Can Tibion’s Bionic Leg Rewire Stroke Victims’ Brains?

The conventional wisdom about stroke victims is that after about 12 months of rehabilitation aimed at restoring motor control, recovery levels off. Patients never regain more movement, never get beyond whatever plateau they’ve reached by that time.

But there’s a company in Sunnyvale, CA, that may be proving otherwise. Tibion makes a robotic, battery-powered exoskeleton—in effect, a wearable bionic leg—that’s helping stroke victims make significant gains long after other therapies have stopped working.

The Tibion leg isn’t something stroke patients wear continuously. It’s meant as a new tool for physical therapy clinics, where patients with one-sided weakness, or hemiparesis, wear the device for 15 minutes at a time, three times a week. Only a few hundred patients have used it so far, but after just 12 sessions with the device, most patients studied have gained significant walking speed. One patient improved from 0.6 meters per second to 0.8, another from 0.8 to 1.0. (A normal walking speed is about 1.2 meters per second). Most importantly, these gains held—and, indeed, seemed to unleash further recovery. Six months after his sessions with the Tibion leg, the patient who had reached 0.8 meters per second had accelerated to 0.95 meters per second, according to Charles Remsberg, a veteran of the medical-device industry who joined Tibion as CEO in 2009.

It took some ingenious engineering simply to make the Tibion leg powerful enough to lift someone out of a chair, while still being compact enough to wear. But the company thinks that a different feature is what makes the device so effective at spurring motor recovery: sensors that allow the device to respond to patients’ intentions.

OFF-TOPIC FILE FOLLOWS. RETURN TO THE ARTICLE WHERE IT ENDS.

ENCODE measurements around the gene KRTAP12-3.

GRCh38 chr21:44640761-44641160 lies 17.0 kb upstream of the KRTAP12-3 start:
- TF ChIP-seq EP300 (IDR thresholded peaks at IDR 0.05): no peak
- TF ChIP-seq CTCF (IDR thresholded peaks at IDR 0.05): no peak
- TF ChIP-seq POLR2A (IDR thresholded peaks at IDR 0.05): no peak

The Tibion robotic exoskeletonStrokes damage the neural pathways in the brain responsible for executing motor movements—meaning that “All the thinking in the world that ‘I am going to use my leg’ will not allow an affected leg to support you in standing,” as Remsberg puts it. But a pressure sensor placed inside a patient’s shoe and attached to the Tibion leg’s electronics can detect even a slight shift in weight—the first stage in standing up from a sitting position or taking a step. Such a shift triggers the robotic leg to extend, raising a patient up or swinging their leg forward. And this movement provides proprioceptive feedback that, over time, helps patients’ brains rewire themselves, so that they are eventually able to carry out the motion on their own.

At least, that’s the theory. “I can’t tell you for a fact, but the hypothesis is that we are amplifying residual intention,” says Remsberg. “This allows for an intensive level of training, which appears to capitalize on neuroplasticity, the ability of the brain to rewire around regions destroyed by stroke.” (Remsberg expands on this idea in the video on page 3.)

If larger studies prove that the device is as effective as the early results seem to suggest, Tibion exoskeletons could become standard equipment at the 15,000 skilled nursing facilities and 2,000 rehabilitation hospitals in the United States. And that could be big business for Tibion, which raised Series A funding from Oakland, CA-based Claremont Creek Ventures in 2006, as well as a $3 million “Series A extension” this May. (Remsberg himself contributed to the May round, and is the startup’s third largest shareholder.) The list price of a Tibion leg is $40,000, but the company rents them out for $700 to $1,000 per month, depending on how many hours patients put on them. The company also sells consumables such as the foot sensors and a throwaway perspiration barrier. Rehab clinics can bill Medicare for these expenses at the same rates fetched by other therapies aimed at restoring ambulation.

Some 15 clinics have rented the bionic legs, and when I visited Tibion in October, Remsberg told me he expected that number to hit 20 by the end of the year. (FDA regulations allow companies to sell certain types of medical devices even as efficacy trials are still underway.)

“We are thinking of it as a useful competitive advantage” for rehab clinics, says Ted Driscoll, a technology partner at Claremont Creek and a member of the investing group Life Science Angels. “We sell it to one clinic in Boston, and the next day the clinic across the street wants one.”